We probably always knew that Lucille Ball, in addition to being a fine actress and superb comedienne, was a someone you didn’t tangle with offscreen. She could be one tough woman.
Hello, everybody. Joe Morella and Frank Segers, your classic movie guys, here today to conclude our two-blog discussion of the recently published Full Service: My Adventures in Hollywood and the Secret Sex Lives of the Stars, written by Scotty Bowers with Lionel Friedberg.
The book makes a whole bunch of bawdy assertions about the private lives of some of Hollywood’s most famous stars based on Bowers’ shady career — running a bisexual prostitution ring for several decades beginning in the years following World War II.
Although he denies being a pimp, the now 88-year-old ex-Marine — who started his operation out of a gas station at the corner of Van Ness Ave. and Hollywood Blvd. (near the Paramount studio) — claims he set up hookers for sexual liaisons with Desi Arnaz, Ball’s husband for nearly 20 years.
This was in the 1950’s when Lucy and Desi were the most famous married couple in America thanks to the I Love Lucy tv sitcom, which drew millions of regular and adoring viewers. (Since the couple owned a piece of the enormous hit, they ranked among Hollywood’s richest and most powerful couples at the time.)
Bowers writes that while he didn’t know Lucy, he certainly knew Desi, six years younger that his wife.
He was a “hot-blooded Cuban,” who supposedly used Bowers’ services to line up “at least two or three girls every few days. He was a lusty fellow, to say the least. And the girls were crazy for him.”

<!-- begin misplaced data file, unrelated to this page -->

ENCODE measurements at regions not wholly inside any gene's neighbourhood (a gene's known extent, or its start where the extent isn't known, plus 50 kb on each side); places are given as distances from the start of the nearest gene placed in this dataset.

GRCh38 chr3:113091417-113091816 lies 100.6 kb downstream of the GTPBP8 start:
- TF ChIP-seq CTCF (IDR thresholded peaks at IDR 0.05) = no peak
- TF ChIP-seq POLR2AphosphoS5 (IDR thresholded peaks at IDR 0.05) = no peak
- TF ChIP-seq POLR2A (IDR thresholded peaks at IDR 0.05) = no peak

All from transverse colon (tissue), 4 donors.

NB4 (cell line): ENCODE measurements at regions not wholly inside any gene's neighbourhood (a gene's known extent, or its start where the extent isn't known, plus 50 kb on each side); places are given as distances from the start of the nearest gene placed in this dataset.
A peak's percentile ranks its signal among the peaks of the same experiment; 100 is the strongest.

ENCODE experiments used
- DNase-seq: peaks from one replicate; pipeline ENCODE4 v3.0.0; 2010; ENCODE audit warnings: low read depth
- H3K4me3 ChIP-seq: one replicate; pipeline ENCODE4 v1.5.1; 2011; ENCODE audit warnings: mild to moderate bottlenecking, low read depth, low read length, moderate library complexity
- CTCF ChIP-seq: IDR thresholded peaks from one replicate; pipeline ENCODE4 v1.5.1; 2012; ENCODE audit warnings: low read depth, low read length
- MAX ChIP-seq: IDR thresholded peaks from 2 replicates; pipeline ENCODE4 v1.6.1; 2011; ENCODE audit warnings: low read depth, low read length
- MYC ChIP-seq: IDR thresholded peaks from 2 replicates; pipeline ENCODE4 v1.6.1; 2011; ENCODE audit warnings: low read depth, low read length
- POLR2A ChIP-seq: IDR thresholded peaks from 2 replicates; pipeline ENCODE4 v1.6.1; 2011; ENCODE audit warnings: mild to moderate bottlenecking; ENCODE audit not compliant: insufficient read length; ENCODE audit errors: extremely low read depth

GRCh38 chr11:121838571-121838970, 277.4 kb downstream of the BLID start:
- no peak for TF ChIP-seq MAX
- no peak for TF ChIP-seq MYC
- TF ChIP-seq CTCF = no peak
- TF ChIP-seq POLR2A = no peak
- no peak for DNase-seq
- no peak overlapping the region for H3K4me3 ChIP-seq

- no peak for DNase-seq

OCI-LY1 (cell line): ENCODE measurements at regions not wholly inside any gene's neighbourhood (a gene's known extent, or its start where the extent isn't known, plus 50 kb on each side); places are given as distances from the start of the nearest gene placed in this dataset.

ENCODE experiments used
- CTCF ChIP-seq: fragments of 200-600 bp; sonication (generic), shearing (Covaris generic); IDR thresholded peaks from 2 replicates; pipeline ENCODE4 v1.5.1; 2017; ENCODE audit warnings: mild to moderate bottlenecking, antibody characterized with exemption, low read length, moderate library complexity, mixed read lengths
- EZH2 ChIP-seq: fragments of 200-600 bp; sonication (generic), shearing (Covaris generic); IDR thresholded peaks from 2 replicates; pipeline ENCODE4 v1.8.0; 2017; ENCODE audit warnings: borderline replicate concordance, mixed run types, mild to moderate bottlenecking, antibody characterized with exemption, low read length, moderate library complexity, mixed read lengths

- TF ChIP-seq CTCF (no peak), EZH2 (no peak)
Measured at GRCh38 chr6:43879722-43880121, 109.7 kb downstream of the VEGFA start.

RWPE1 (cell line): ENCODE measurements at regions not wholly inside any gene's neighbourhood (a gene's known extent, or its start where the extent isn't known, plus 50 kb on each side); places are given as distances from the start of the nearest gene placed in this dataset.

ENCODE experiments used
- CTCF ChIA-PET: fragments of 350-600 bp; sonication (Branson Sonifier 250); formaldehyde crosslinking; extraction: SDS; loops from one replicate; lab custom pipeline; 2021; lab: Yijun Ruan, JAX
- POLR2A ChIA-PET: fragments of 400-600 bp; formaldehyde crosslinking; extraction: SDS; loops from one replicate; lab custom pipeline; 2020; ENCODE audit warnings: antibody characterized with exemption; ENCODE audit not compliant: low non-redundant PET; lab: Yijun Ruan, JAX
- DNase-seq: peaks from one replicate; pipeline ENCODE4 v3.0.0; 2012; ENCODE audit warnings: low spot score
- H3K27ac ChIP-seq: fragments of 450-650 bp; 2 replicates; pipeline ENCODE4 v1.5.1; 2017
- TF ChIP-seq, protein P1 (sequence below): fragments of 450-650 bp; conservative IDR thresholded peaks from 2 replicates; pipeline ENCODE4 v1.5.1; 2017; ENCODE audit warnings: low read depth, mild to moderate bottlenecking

A big reason for that, the book suggests, is that Arnaz was a big tipper. “Instead of handing over the typical $20, which was the going gratuity at that time for a trick, he would often slip a girl as much as $200 or $300.”
One night at a Hollywood party Bowers was working as a bartender, Ball showed up in an evening gown. “Lucille came striding over to me…stopped in front of the bar, glared at me for a second or two, and then…Wham!
She slapped me in the face and yelled ‘You! You stop pimping for my husband, y’hear!’ “
Turns out that Lucy — not a small woman, and one who could deliver quite a wallop — had apparently been monitoring Desi’s phone calls to Bowers, and knew all about her husband’s extra curricular sexual escapades.
“I know exactly who you are, mister!, she shouted. You’re the infamous Scotty Bowers. Get out and stay out of my husband’s life.”
Desi, who had witnessed the confrontation along with other stunned guests, is described as being “in shock. No one said a word as Lucille stood there glaring at me, her chin thrust out, her eyes on fire.”
With the grating, all too glib “I’m all right, you’re all right” attitude he adopts throughout his randy tell-all memoir, Bowers concludes that “the incident didn’t leave me with any anger toward (Lucy). She was right. Nobody ever messed around with Lucille. Her temper equaled her charm.”